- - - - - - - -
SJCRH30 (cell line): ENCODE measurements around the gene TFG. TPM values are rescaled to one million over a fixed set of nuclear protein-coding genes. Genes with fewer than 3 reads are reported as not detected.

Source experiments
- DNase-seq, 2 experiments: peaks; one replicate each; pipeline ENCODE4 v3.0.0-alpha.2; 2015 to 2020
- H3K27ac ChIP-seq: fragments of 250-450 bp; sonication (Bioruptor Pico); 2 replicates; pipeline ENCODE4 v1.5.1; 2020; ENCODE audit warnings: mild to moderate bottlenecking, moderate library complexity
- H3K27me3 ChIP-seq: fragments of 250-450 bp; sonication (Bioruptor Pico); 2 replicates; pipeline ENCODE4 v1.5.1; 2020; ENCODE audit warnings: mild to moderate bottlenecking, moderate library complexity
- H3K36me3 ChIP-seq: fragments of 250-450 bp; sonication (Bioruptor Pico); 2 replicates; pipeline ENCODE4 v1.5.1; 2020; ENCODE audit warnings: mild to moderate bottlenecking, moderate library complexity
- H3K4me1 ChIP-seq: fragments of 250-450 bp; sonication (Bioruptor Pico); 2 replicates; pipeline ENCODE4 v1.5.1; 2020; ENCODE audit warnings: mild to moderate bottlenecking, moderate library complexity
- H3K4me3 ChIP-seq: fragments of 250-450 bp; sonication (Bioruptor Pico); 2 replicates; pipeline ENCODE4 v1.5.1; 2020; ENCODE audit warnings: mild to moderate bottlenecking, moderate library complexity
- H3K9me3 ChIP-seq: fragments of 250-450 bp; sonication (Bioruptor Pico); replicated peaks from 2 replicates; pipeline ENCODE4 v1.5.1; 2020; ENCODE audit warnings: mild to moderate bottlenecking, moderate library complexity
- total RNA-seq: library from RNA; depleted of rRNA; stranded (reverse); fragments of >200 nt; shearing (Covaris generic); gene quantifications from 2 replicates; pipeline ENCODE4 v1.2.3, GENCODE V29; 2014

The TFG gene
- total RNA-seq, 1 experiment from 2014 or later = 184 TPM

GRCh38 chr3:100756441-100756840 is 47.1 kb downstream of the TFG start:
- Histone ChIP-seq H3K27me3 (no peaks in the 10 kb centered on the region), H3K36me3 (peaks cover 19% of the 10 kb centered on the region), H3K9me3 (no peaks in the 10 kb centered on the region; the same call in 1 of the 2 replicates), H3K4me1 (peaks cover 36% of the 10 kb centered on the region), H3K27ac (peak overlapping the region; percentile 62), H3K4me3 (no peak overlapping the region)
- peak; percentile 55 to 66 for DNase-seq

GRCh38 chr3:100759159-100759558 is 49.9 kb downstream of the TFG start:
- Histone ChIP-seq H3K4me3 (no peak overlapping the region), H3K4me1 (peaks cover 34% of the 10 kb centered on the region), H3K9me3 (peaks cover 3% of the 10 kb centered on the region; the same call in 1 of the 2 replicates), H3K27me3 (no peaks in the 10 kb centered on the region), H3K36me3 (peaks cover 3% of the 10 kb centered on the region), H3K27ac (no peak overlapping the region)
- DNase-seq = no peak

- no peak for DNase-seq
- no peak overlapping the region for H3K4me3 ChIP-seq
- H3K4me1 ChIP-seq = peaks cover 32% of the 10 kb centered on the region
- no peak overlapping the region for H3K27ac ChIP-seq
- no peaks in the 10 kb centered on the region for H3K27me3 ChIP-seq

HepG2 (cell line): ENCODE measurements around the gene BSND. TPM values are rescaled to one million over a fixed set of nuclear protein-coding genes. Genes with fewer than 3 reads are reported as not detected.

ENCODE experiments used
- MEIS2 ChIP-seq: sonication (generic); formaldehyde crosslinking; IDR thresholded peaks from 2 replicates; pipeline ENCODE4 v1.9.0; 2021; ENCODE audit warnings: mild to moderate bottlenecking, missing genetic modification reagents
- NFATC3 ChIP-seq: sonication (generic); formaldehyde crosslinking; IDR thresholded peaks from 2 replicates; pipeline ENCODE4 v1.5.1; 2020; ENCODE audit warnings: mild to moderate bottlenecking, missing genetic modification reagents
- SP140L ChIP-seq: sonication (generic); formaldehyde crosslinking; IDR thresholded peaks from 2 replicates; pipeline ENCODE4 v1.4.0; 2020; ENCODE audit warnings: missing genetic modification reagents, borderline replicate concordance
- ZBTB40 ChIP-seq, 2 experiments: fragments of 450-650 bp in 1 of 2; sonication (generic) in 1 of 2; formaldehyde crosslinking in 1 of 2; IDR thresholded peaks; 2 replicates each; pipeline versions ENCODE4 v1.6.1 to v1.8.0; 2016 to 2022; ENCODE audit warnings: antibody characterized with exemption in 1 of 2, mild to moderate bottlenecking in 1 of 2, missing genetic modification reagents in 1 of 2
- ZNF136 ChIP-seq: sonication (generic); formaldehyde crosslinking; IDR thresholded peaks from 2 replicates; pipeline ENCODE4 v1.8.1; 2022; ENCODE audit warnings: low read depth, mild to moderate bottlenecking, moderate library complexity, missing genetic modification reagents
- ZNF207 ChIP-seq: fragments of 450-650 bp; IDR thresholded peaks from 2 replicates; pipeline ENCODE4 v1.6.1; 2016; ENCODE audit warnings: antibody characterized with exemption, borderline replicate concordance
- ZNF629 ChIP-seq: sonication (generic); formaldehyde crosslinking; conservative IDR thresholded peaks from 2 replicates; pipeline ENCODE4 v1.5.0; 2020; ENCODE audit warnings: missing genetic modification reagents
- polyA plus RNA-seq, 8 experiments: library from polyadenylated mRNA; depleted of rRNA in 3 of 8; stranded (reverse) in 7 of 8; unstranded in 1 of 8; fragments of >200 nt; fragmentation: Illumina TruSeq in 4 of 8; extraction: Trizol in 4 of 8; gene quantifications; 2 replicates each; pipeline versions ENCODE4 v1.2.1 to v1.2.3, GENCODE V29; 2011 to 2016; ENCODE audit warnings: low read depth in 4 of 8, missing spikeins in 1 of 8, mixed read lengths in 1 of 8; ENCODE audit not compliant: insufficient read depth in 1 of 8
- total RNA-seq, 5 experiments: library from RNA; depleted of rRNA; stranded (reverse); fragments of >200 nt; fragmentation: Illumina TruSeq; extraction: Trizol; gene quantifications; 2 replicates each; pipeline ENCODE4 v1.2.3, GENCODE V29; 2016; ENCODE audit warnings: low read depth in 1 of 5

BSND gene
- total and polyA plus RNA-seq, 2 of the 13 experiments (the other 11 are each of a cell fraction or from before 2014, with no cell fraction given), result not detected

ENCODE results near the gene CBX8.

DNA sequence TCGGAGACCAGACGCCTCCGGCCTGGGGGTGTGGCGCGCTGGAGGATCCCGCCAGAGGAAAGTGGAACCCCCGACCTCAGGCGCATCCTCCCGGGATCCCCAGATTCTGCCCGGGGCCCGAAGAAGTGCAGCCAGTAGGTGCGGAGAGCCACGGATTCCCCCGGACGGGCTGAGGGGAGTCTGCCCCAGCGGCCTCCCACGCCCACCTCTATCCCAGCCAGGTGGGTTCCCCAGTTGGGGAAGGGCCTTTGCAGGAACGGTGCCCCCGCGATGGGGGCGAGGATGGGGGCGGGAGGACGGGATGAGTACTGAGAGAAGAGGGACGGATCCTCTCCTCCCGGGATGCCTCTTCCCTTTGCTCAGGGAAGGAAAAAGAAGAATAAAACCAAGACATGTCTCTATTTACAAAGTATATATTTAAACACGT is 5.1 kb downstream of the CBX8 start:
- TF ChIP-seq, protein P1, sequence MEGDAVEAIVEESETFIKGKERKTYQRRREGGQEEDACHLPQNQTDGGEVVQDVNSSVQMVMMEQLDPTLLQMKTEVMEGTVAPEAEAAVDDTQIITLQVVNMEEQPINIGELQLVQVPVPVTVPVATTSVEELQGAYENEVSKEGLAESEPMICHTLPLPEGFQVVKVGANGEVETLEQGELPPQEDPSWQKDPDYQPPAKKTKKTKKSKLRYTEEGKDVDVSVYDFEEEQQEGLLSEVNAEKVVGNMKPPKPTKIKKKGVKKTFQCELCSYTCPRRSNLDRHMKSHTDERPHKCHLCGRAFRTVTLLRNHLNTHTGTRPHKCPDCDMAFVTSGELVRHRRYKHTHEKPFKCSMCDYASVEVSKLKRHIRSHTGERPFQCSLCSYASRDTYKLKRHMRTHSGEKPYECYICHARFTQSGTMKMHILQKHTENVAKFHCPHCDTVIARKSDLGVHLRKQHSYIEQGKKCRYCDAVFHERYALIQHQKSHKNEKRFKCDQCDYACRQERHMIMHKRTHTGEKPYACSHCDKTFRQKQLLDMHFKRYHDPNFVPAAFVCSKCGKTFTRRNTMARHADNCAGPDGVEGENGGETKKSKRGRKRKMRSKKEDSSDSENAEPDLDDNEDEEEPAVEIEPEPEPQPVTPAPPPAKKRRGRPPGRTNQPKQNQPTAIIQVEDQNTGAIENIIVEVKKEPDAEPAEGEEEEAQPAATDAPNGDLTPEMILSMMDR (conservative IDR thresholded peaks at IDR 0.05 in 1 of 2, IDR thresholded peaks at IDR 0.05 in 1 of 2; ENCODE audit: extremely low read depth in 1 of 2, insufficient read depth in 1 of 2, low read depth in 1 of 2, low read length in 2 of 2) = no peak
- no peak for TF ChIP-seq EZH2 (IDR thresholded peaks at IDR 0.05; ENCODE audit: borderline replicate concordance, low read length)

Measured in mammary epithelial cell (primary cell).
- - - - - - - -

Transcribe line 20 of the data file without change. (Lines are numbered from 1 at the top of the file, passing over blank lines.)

- no peak overlapping the region for H3K4me3 ChIP-seq